Jkuat freshers protest ‘forced’ purchase of laptops
Hundreds of first year students at Jomo Kenyatta University of Agriculture and Technology on Tuesday accused the administration of forcing them to buy laptops from the institution.
A letter sent to parents together with the admission form says it is mandatory for parents to deposit Sh41,500 in two instalments into a Taifa Laptop Account alongside the tuition fees.
“It is a requirement that all students should have a laptop,” reads a statement in the fee structure.
The fee structure states that parents must make an initial deposit of Sh22,000 and a second of Sh19,000 for the gadgets.
FORCED TO BUY
Parents asked why they were being forced to buy the gadgets from the university when they could buy them for as little as Sh20,000 in other places.
“Some of us even have old laptops that our children can use but the administration won’t listen to us. This is unfair and exploitative,” said a parent.
Other parents claimed the university was trying to clear its old stock of laptops by forcing them on first year students.
“Why did the university not open a shop in town where we can buy the laptops. The manner in which this whole thing is being conducted is questionable,” said Mr John Kang’ethe.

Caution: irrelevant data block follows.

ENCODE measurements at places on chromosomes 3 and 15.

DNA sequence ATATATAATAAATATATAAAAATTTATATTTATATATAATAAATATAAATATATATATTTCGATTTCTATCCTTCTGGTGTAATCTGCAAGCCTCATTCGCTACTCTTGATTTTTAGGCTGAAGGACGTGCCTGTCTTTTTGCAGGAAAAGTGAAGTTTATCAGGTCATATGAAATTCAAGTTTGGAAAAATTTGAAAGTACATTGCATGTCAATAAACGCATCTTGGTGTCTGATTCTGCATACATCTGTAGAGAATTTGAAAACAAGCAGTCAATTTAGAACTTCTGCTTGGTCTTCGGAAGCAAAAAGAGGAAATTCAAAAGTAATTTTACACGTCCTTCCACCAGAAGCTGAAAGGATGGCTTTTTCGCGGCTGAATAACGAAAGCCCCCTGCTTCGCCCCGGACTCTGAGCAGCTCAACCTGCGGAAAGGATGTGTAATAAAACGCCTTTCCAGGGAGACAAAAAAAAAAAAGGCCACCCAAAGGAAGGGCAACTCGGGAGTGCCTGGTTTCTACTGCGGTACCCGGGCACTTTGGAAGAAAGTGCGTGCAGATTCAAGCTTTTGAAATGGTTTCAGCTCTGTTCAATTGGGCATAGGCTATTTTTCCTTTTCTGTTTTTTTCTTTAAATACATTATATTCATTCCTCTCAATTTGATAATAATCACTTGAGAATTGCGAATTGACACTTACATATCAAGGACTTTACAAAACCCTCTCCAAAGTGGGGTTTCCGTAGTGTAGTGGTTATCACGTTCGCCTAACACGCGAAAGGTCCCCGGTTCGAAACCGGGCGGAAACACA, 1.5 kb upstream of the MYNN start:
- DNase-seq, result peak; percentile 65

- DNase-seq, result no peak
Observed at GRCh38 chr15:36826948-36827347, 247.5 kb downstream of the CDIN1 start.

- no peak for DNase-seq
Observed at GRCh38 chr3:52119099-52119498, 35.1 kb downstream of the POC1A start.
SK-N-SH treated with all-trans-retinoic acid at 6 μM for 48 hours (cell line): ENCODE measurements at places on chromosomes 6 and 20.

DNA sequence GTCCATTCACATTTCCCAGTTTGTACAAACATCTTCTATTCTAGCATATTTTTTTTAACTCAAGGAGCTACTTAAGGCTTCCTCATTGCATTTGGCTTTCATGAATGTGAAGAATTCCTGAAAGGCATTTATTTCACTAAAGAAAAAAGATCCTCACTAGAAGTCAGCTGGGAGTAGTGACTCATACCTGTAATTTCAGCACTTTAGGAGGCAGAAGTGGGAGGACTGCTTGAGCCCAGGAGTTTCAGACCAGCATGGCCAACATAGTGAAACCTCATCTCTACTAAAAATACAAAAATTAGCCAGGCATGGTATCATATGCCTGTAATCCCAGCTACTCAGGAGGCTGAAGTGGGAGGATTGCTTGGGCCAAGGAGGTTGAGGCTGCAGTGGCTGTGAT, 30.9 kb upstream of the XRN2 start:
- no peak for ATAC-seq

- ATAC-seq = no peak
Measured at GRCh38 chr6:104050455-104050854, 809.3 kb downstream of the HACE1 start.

Going by the number of students being admitted — 4,700 regular and 6,000 self-sponsored students — the university stands to rake in about Sh500 million.
At some point, the administration halted registration of students that had not deposited the initial amount as most parents vowed not to pay.
The administration, however, maintains that every student must use a laptop provided by the university.
“These are special laptops, whose parts were imported from different countries and assembled at the university. Kenyans must learn to embrace locally assembled products that might cost a few extra dollars but will pave the way for us to enter into manufacturing,” said the Deputy Vice-Chancellor for Academics, Prof Romanus Odhiambo.
The university said the laptops known as Taifa Technologies Inspiring Africa, was started three years ago to ensure first year students have the computers before they start their courses, all of which have Information Communications Technology as mandatory unit.
The university said that six years ago, it was realised there were disparities between students, who had prior exposure to computers and those with none.
Prof Odhiambo said that to bridge that gap, the university would every year purchase desktops for the new students at a cost of between Sh50 million and Sh100 million but the university could not sustain this.